During a period of flux, however, we need to disambiguate. In contemporary jurisprudence, pervasive ambiguities have made the terms ‘normative’ and ‘normativity’ practically unusable. An article entitled, ‘Explaining the Normativity of Law’ could be about almost anything: there is no way of knowing in advance, and often no way of knowing in retrospect either. Here are some of  questions you might find addressed under that title, together what seem to me the right answers, in telegraphic form.

  • Q: What is the relationship between laws and norms? A: Some laws are norms.
  • Q: What motivates people to conform to the law? A: There is no interesting general answer.
  • Q: How does the mere existence of law give people reason to conform to it? A: It doesn’t.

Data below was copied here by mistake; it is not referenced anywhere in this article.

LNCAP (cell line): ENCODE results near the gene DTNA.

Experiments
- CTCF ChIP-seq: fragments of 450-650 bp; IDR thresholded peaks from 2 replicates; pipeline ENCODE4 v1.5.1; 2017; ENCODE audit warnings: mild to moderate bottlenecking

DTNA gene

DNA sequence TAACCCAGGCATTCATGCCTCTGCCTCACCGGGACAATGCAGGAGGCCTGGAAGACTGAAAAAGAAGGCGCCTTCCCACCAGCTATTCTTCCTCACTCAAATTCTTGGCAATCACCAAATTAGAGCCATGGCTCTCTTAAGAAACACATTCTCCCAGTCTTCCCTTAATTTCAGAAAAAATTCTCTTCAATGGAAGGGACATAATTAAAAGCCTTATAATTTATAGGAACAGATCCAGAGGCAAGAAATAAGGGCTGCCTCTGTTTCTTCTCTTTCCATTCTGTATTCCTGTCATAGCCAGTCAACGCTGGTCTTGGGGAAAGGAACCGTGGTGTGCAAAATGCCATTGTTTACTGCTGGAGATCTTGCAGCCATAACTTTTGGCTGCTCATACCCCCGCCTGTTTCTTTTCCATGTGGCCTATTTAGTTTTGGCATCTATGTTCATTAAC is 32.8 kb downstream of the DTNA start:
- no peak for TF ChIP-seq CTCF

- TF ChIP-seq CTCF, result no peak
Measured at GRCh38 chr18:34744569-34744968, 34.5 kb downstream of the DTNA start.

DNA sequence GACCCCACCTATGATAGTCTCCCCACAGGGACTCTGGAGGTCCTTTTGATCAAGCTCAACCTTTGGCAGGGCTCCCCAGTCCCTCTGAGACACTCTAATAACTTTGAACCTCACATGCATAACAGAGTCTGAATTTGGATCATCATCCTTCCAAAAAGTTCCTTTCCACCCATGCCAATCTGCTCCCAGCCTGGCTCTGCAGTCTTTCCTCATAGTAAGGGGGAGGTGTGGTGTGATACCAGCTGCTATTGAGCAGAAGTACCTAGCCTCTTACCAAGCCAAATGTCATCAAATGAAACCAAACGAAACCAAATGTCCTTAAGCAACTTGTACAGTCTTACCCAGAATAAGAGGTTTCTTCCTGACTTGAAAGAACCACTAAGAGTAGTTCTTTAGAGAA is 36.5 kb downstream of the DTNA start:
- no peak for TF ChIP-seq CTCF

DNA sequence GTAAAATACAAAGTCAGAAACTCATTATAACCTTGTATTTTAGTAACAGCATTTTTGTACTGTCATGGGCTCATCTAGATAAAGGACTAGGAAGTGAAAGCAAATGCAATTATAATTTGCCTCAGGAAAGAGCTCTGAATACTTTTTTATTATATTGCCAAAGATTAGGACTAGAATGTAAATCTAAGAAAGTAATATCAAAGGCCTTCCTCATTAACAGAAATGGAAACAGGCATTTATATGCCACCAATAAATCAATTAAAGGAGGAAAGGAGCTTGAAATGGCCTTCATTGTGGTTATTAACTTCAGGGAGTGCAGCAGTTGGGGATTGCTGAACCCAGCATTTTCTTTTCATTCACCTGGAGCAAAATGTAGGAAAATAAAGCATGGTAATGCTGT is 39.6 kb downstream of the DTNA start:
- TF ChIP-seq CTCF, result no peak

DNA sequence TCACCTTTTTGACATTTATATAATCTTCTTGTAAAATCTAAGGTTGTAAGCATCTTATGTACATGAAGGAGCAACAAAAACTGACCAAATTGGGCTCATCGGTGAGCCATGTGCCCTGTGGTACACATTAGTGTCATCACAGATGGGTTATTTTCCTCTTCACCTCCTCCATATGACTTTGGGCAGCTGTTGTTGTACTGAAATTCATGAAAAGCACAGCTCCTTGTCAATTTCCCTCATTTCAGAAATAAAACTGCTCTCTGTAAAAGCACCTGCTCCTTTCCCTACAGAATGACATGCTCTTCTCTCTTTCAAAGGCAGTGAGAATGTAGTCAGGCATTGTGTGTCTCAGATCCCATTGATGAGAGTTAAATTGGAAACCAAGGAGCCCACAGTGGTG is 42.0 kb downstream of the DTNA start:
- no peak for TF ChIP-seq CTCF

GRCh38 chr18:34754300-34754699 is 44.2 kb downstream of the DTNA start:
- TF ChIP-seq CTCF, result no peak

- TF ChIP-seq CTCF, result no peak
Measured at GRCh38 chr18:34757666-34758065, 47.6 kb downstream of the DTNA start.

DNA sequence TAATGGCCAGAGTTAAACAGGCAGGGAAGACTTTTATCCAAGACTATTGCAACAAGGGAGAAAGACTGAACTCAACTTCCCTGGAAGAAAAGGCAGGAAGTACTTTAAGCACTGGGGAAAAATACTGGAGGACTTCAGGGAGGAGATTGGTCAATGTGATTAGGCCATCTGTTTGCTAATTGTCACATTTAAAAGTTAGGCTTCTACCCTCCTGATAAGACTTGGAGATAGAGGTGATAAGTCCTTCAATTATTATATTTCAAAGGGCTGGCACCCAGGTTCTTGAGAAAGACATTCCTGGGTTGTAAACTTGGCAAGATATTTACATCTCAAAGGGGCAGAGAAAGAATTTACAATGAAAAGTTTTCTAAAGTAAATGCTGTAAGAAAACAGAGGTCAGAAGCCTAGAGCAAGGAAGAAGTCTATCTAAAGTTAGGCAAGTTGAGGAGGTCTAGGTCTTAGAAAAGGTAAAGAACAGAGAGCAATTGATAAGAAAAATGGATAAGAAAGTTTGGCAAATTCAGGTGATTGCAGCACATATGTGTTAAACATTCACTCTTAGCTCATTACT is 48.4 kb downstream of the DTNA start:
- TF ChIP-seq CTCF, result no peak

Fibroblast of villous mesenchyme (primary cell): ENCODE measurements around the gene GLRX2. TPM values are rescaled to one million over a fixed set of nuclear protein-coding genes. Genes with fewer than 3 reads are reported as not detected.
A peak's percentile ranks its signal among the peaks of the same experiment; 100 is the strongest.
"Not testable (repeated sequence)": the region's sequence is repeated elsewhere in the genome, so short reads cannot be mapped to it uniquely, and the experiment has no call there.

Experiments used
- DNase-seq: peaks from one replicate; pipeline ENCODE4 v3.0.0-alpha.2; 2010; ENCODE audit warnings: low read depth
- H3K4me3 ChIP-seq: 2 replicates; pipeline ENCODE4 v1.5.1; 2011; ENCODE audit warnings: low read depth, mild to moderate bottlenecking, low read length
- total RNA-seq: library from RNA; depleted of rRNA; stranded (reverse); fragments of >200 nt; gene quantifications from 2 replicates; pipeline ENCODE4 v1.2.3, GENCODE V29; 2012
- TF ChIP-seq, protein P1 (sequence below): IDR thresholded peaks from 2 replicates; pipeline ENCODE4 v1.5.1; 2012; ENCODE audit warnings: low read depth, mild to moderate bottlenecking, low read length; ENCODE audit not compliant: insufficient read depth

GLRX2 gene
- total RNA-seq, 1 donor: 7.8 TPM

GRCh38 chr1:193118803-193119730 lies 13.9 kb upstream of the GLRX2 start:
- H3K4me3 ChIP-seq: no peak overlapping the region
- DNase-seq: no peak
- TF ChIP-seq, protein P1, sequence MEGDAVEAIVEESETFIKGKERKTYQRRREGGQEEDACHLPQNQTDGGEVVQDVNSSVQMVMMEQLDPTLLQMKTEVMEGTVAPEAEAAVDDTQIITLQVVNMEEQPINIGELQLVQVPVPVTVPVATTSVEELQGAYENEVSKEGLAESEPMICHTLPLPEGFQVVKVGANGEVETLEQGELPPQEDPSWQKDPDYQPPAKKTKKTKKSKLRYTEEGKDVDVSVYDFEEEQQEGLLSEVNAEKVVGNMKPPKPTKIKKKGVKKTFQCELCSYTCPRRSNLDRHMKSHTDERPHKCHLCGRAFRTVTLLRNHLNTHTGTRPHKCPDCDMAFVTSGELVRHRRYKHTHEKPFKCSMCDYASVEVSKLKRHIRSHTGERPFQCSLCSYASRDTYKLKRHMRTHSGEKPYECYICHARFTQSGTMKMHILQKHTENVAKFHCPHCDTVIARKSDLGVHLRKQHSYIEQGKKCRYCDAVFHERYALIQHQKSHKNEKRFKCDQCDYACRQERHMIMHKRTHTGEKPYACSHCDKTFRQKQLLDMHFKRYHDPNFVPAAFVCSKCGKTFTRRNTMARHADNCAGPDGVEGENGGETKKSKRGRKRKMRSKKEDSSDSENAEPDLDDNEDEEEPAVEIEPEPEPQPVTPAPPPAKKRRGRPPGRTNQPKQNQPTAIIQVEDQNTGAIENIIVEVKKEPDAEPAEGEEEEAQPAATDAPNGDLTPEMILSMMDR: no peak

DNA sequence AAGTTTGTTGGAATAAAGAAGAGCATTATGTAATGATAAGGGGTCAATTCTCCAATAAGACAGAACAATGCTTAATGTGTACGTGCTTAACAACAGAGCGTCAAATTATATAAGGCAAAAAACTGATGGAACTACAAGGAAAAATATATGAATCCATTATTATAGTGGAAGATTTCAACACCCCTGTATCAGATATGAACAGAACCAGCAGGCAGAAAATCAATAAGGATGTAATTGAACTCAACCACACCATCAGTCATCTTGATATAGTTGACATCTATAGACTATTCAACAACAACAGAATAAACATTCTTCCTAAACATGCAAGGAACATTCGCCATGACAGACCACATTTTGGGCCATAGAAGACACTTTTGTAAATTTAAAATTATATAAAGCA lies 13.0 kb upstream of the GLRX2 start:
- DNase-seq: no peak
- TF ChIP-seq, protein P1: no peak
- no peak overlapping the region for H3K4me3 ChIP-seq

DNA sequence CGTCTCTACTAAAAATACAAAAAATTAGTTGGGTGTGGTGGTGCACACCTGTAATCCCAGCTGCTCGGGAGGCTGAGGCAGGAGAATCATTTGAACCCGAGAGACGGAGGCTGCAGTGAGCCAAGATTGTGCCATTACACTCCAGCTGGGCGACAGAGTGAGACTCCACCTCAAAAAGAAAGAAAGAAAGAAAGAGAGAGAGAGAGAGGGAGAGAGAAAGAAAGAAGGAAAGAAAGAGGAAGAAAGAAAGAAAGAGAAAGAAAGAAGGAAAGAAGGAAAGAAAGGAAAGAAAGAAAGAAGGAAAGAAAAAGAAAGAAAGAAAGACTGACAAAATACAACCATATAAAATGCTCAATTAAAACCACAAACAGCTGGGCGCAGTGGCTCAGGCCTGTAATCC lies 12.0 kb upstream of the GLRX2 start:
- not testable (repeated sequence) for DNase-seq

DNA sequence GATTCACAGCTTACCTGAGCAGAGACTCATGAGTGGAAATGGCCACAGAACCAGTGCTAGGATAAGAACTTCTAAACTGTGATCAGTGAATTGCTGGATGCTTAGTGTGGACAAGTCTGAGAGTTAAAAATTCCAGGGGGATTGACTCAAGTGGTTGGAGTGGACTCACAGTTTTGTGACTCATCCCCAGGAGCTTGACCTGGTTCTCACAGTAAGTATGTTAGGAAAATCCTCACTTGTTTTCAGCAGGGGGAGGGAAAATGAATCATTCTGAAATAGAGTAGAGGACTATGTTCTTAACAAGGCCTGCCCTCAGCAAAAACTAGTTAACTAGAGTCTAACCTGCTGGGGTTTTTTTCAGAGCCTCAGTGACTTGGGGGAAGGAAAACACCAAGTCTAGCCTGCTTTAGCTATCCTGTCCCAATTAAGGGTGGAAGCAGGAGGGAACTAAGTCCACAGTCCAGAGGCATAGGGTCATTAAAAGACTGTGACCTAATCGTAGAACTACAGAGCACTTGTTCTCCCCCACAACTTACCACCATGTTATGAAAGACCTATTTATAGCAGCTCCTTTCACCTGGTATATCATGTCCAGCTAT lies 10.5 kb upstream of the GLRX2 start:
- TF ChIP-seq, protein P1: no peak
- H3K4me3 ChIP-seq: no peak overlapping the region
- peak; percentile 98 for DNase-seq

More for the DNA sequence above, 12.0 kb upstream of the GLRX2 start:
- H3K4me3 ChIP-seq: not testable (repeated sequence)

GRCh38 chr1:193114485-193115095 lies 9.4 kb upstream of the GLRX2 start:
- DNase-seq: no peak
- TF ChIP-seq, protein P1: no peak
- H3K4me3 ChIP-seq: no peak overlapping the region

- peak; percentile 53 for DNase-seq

• Q: How is it possible that the existence of a law could give people reason to conform to it? A: It depends on what kind of reasons you have in mind.
  • Q: What explains the fact law provides a general moral justification for coercing people? A: There is no such fact.
  • Q: What warrants the use of normative terms in stating rules of law? A: The same kind of things that warrant the use of normative terms in stating rules of football or grammar.

As you can see, questions about the ‘normativity’ of law could be about the character of laws, about motivational psychology, about semantics, about practical reasoning, or about political morality. (I address some of the moral questions here.)  There are probably other possibilities too.